Biking in Babylon

You've grinded Moab into dust, left your mark on the Pacific NW, and bombed down Whistler. Now it's time to brave cops, muggers, and the Mole People for the Holy Grail in urban mountain biking.
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An Amazon lurks somewhere in this concrete jungle (PhotoDisc)
Other Places to Ride
Staten Island's 3,000-acre Greenway ( is the largest park in New York City. From Manhattan take the free Staten Island Ferry from Battery Park, transfer to the Staten Island train, and get off at New Dorp. Exploration should yield multiple trails off Ocean Terrace. The pastoral set should head to the Bronx's Orchard Park ( for miles of mellow waterside trails.

There's urban mountain biking, and then there's mountain biking in New York City. The good news is that there is lots of riding to be had—with about 28,000 acres of parkland peppered throughout every borough, plugging up your treads with some fresh-packed urban soil is easier than you think. The bad news is that talk of NYC riding is often book-ended by warnings; if you're not looking out for the cops (no legal riding off paved trails), then it could be some urban denizen lurking in the bushes who'll happily prey upon you and your $1,500 ride. So before you hit the secret stretches, use your common sense: Ride in groups, ride defensively (don't slow to chat when somebody flags you down in the woods), and avoid underpasses. One paranoid streetwise bulletin site even suggested packing a gun.
Of all the urban-dirt options, the city's third largest park offers the best trails. Van Cortland Park (, donated to the city in 1888, covers the northernmost part of the Bronx, and offers a 1,150-acre rolling expanse of forested hills, stream crossings, and a small natural lake. Sure, it's smack dab in the middle of a 17-million-person metropolis, but once you're inside, the park can be remarkably wild and remote. Like any urban riding, trails are often a hodgepodge of creatively derived connections and short stretches of technical tracks, but once you find your way, you're in for a surprise. New York City's mountain-bike scene might have more in common with Vancouver than Vermont—homemade trails, bridges, see-saws, and the ever-intimidating big drops (including ten-foot huckers off the rounded tops of the exposed Fordham Gneiss rock formations characteristic to the area) are not uncommon.

From the southwest corner of the park at about 245th Street and Broadway there is a vast field, and a good starting point for two types of rides. The more adventurous should head due east across the meadow and look for a small path through the trees that'll lead to an old railroad grade running the entire north-south length of the park (and beyond), which makes a good ride on its own. Turn left, go about a mile past the golf course (the first one built in the U.S.), and you'll find a number of singletrack trails shooting off to both sides as you head into the hills. All of them are worth exploring, but if you take a right you'll find a sinewy uphill maze that meanders through boulders. Trace the trail to the top and it leads to a couple of nice downhill drops that rip back through the woods towards the base. Dirt jumps and technical obstacles are peppered throughout this area.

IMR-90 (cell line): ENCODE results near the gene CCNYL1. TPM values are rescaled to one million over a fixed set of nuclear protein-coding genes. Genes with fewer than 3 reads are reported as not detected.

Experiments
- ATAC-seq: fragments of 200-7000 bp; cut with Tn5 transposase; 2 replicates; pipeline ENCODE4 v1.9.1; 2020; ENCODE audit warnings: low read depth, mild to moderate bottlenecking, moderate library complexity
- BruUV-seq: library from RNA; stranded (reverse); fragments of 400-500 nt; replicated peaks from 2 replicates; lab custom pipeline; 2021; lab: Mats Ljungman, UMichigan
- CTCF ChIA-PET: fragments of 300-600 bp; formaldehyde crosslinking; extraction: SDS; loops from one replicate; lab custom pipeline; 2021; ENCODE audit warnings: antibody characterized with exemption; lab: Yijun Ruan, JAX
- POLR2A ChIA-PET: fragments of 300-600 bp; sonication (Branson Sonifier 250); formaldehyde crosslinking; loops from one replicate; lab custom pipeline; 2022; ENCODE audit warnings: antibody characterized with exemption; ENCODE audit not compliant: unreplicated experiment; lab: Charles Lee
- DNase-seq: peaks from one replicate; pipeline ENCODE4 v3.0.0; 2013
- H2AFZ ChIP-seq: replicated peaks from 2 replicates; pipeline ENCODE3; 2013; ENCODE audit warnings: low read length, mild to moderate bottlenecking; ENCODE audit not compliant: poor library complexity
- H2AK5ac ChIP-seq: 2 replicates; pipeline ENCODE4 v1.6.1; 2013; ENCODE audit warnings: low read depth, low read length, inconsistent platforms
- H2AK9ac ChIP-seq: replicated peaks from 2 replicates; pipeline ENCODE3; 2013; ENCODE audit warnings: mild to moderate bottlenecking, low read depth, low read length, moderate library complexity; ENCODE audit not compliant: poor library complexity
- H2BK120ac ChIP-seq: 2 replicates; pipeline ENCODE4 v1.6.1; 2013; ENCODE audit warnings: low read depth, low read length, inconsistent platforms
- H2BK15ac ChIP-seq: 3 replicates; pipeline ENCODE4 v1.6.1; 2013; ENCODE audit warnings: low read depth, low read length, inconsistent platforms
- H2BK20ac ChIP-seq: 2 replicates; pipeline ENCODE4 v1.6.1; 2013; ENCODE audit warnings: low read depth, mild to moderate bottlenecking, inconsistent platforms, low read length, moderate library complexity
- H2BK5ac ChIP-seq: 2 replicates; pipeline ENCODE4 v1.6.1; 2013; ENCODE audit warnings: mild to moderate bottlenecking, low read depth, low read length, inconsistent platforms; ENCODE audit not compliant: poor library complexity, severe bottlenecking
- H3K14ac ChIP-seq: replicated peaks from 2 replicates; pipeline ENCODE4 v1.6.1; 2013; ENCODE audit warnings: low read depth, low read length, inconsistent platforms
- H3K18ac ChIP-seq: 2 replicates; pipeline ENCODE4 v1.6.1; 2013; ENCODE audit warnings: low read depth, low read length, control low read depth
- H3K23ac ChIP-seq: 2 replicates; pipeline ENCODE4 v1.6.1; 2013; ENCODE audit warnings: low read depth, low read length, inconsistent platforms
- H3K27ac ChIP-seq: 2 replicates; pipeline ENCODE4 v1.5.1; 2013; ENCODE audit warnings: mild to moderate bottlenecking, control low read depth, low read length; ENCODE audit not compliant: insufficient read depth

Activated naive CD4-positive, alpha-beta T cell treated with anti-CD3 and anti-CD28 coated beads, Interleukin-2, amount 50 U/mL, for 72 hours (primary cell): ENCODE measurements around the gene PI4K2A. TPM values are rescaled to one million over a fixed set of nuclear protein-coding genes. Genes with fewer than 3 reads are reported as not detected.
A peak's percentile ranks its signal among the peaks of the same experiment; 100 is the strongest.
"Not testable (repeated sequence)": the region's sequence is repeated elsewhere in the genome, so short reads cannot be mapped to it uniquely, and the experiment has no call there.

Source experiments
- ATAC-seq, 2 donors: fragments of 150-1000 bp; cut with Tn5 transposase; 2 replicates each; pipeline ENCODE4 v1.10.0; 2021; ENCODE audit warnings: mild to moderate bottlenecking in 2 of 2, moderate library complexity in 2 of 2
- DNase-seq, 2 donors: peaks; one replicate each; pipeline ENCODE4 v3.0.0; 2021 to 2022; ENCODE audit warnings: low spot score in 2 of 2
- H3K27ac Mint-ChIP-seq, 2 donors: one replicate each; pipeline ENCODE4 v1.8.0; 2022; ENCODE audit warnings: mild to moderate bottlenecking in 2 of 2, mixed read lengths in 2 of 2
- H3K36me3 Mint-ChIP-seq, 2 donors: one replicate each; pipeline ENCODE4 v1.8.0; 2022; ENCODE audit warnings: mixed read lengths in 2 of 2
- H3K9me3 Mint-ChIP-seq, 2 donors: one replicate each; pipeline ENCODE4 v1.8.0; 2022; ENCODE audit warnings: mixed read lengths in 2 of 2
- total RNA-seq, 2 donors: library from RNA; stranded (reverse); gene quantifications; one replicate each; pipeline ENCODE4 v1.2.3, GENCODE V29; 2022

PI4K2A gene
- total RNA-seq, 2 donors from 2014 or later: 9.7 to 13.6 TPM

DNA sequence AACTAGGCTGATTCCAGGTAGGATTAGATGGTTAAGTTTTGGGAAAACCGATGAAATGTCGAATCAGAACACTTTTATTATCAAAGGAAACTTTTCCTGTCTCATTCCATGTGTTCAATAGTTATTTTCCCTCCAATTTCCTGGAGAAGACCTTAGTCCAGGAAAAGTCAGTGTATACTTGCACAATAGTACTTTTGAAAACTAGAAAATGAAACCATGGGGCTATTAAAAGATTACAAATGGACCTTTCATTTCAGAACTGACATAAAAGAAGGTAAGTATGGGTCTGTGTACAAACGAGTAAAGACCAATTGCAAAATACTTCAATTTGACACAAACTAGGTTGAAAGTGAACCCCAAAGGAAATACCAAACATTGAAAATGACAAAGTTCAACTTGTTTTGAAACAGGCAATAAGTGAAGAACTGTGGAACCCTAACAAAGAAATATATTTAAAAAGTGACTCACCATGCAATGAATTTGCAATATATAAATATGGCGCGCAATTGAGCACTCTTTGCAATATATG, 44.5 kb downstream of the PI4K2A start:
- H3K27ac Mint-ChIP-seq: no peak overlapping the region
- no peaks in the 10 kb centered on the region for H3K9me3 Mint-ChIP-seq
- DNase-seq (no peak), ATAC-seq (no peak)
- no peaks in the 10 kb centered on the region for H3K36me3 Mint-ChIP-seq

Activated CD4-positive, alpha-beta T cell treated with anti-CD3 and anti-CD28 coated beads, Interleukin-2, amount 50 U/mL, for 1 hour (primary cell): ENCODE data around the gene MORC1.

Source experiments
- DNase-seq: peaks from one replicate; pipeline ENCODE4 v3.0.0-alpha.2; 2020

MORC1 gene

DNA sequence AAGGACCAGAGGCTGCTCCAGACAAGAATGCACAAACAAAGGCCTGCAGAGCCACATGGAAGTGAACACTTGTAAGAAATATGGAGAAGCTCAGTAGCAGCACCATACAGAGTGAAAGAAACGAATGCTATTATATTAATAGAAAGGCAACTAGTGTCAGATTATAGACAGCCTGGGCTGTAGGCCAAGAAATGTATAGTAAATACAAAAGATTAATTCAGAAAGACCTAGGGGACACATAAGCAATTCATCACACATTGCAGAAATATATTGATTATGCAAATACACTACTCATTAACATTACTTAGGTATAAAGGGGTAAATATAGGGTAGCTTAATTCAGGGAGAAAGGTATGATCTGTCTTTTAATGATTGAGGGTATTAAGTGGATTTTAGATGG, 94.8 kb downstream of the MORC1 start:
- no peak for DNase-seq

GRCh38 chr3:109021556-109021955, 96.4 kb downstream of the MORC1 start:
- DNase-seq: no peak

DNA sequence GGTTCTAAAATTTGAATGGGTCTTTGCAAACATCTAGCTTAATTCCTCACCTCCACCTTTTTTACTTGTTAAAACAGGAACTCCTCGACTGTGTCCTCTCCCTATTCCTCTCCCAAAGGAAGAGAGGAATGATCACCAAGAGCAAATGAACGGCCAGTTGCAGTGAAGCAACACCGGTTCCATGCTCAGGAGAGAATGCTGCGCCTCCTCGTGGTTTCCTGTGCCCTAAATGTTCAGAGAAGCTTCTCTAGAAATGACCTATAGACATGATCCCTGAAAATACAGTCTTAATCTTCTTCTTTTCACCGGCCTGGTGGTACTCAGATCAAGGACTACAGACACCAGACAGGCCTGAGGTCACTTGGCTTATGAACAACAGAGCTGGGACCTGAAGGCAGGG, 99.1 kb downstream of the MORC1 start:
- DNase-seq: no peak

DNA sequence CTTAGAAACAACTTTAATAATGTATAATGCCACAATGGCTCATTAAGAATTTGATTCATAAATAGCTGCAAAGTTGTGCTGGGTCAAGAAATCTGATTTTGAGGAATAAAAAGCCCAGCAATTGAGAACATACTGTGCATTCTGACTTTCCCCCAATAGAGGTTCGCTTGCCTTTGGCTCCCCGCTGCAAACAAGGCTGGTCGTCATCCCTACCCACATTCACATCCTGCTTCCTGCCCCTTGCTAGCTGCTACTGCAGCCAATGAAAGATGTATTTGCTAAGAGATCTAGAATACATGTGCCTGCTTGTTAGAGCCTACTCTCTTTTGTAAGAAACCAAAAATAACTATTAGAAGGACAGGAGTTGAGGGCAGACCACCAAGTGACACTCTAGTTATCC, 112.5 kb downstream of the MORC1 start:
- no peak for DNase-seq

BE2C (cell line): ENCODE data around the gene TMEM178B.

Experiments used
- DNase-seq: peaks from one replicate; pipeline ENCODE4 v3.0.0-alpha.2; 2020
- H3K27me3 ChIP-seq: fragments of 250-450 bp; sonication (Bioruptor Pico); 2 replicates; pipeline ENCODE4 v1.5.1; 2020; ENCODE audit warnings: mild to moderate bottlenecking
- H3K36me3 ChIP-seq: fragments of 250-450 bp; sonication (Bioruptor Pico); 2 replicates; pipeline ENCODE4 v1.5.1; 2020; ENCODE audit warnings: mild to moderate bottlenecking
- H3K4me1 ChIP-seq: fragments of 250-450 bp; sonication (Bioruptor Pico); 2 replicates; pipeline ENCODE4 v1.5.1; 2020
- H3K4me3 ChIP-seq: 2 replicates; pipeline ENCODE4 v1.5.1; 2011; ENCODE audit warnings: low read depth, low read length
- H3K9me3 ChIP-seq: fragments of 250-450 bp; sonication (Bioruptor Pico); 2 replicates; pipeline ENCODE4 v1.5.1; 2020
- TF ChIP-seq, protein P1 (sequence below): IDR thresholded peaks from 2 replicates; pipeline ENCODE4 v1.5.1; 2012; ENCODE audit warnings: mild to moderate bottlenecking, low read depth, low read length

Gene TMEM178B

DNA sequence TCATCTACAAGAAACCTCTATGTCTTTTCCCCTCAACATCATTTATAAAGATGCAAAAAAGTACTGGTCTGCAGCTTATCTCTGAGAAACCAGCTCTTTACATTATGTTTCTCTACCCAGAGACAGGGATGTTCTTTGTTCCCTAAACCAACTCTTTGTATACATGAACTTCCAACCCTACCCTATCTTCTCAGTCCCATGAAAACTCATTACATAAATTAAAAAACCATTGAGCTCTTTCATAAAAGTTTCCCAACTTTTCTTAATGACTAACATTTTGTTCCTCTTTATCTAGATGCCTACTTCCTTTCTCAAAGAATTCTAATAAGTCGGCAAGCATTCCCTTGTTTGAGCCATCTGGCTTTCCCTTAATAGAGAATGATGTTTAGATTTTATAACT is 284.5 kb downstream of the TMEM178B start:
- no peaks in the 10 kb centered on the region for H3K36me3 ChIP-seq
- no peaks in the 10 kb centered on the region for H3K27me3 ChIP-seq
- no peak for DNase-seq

For a mellower cruiser on root-crossed singletrack, head north from the main meadow. Start on the gravel path at the northeast corner and continue north, heading uphill with the highway on your left. At the top of the hill turn left, cross a bridge, and bear right. When you see a dirt trail on the left, take it. It loops for about six miles through walnut, sugar maple, and black birch groves, eventually winding back towards the meadow where you began.
Getting There:
Take a 45-minute ride on the 1 or 9 trains from midtown Manhattan to 242nd Street (the Major Deegan Expressway to Van Cortland Park South exit will get you there, too). Then cycle a few blocks to a vast field at 245th and Broadway and choose a path.

Abrahm Lustgarten in an internationally published, award-winning photojournalist whose work has appeared in Sports Illustrated, Newsweek , and Men's Journal magazines. He most frequently covers social, travel and outdoor adventure subjects, and is a regular contributor to You can see more of his work at

Published: 7 Sep 2004 | Last Updated: 15 Sep 2010
Details mentioned in this article were accurate at the time of publication


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